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Learning to Live With An Addict

Updated on August 8, 2013
Kaitlin and I.
Kaitlin and I.

....And Not Blaming Yourself When She Screws Up

Allow me to begin with an explanation: it is to my personal knowledge and belief that every family undergoes trials and tribulations at the hands of its own members. Whether it be an alcoholic uncle, drug-addicted cousin, or simply an annoying and meandering grandparent, each and every family experiences some means of disappointment or trouble during the course of its existence.

My "troubled" family member is my youngest sister, someone whom, at one point in time, tore my family as I knew it apart.

My sister is twenty years old, and for the vast majority of her life she has committed crimes both against the other members of her family as well as the many friends whom surrounded her on a daily basis. She is a much-loved burden whom has exhausted every single individual that has tried to care for and change her for the better. More recently, this individual has been myself, and even as I write this I am suffering from the crimes that she has committed against me.

I do not wish to allude to any belief that I do not love my sister with all my heart. In fact, such an idea does not even exist. However, after all of the things that she has done to myself and my family, I struggle to forgive and accept her for what she is- a criminal.

The Costs

My youngest sister has led a troubled life. By its very definition and in modern terms, "troubled" in this sense insinuates a teenaged pregnancy, extensive drug and alcohol use, prison confinement, identity theft, petty and grand larceny, amongst others. In actuality, the list is too grand to fully recover here. But what is more important than the vast numbers of crimes that she has committed is what my family- including myself- has done to move on.

To be honest, my family has not progressed well. There was a period during which my mother and I did not speak, which in itself was a direct result of what my sister had done to her. Very recently, my mother and I have begun to repair this tremulous relationship but the damage has already been done; I chose to estrange myself from her because of the actions she chose to take against my sister, and now I myself am suffering from the same betrayal. It's ironic- and also a little ponderous- of how things tend to work themselves into a full circle.

I personally have not coped well either. I now experience anger issues, problems that I have never had before in my life. These issues often present themselves in the face of the one person who has stood by me during my every trying period, and that is my significant other. Poor thing that he is, I oftentimes unleash my full fury upon his undeserving head because (Freud observation!) it's easier to do so then to confront my little, baby sister whom I have protected and watched over for many, many years. We redirect our anger and frustration at others who are undeserving when we are afraid of directly confronting the person responsible. This type of avoidance almost always has detrimental effects on personal relationships, and I struggled for many years to learn how to cope with my anger peacefully and in lieu of aggression. It is essential to remember that whereas you are hurting, there are others around you who are desperately trying to absorb some of that hurt for you.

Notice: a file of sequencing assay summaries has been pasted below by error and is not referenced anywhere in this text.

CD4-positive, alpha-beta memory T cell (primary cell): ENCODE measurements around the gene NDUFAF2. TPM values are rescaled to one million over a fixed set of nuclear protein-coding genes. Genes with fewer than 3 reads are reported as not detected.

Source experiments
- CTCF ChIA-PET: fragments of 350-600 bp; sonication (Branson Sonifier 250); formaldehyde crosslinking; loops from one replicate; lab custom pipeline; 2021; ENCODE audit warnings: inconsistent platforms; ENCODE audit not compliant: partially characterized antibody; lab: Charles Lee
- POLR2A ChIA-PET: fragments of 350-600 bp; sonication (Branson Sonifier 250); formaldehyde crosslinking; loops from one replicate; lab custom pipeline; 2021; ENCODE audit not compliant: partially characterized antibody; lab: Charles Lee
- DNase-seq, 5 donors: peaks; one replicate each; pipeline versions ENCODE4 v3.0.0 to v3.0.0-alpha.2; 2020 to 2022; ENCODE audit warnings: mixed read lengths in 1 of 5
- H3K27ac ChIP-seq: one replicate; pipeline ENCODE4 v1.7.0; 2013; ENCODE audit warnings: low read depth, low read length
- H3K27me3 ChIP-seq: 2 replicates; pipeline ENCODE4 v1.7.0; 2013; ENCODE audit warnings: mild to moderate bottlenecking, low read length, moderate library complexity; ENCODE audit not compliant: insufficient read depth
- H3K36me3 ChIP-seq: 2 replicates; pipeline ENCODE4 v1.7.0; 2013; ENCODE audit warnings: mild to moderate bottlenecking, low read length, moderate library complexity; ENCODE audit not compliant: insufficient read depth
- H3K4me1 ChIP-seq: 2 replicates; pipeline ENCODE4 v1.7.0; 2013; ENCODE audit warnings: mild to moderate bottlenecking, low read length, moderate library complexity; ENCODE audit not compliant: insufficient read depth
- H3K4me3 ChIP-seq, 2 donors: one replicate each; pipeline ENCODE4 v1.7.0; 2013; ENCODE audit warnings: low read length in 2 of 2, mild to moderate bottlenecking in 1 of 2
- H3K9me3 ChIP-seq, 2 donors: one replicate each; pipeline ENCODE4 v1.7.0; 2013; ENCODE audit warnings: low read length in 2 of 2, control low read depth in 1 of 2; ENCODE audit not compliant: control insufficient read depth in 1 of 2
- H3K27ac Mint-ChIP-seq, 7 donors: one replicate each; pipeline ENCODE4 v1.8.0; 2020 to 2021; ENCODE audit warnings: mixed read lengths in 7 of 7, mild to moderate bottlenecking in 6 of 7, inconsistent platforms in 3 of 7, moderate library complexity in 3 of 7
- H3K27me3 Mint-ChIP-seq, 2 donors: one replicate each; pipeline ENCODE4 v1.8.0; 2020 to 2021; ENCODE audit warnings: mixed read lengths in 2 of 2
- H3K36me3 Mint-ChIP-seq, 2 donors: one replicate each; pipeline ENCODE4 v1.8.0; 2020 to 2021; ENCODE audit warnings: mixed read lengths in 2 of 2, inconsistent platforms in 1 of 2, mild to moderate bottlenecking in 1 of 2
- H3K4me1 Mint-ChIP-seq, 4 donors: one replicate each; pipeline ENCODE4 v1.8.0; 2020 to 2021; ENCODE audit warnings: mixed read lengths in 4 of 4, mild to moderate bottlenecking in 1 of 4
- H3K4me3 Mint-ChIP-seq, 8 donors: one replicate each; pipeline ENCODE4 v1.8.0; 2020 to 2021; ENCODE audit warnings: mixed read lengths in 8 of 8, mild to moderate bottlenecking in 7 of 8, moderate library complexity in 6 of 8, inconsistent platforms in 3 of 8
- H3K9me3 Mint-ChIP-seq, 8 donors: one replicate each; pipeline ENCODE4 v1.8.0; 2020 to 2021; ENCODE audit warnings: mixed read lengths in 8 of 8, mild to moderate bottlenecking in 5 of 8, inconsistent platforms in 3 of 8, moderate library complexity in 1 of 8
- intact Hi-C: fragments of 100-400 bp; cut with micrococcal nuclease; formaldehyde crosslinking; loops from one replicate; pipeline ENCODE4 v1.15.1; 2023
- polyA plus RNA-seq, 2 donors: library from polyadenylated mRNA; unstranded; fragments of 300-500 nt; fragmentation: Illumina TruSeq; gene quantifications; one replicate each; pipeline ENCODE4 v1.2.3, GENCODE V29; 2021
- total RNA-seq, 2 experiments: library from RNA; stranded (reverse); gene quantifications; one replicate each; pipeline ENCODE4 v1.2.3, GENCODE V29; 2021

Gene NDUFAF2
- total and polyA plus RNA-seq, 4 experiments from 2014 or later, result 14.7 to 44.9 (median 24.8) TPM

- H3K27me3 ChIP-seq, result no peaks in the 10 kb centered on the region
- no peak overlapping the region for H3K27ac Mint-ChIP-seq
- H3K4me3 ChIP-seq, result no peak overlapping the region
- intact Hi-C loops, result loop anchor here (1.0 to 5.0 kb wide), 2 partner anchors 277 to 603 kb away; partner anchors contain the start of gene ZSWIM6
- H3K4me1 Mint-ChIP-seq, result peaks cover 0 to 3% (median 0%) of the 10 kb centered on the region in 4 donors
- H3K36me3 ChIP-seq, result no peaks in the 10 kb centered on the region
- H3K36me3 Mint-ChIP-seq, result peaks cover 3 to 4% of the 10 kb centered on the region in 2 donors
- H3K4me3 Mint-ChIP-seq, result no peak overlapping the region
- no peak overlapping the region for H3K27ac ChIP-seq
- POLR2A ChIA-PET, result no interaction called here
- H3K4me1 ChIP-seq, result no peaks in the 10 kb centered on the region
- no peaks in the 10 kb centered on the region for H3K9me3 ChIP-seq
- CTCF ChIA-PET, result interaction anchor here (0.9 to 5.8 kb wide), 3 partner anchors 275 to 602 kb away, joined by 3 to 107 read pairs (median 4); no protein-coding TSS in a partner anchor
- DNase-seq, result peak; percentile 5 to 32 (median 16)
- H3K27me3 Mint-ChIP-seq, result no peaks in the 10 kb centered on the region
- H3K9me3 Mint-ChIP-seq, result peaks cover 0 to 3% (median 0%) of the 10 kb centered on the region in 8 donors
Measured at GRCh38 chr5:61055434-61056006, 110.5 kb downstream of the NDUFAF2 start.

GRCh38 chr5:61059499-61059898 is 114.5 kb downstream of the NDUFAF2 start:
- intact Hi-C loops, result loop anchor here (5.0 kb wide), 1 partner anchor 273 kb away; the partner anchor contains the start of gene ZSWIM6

To summarize: the most important lesson that I have learned from these collection of episodes is that I am not to blame. More often than not, the people closest to the addict must struggle to cope with feelings of guilt and betrayal. And whereas this is true for myself as well, it is infinitely important to remember one's limits as well as keep a good, solid head on one's shoulders.

Still, to this day, my middle sister will not speak to my youngest. Yet another once-close relationship in need of desperate repair.

The Victims of Addiction

Do you personally know someone who has or is currently struggling with addiction?

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Love Trumps All

It is easy to see the effects of a loved one's addictions and dangerous behaviors on one's conscious. The very fibers of my being have been ripped apart and stitched back together so many times, my insides probably look like a patched-up ragdoll. But the most amazing thing in the reality of this situation is the love that I still have for this person whom I spent most of my life protecting, this woman who is quite obviously lost within the power of her own addictions.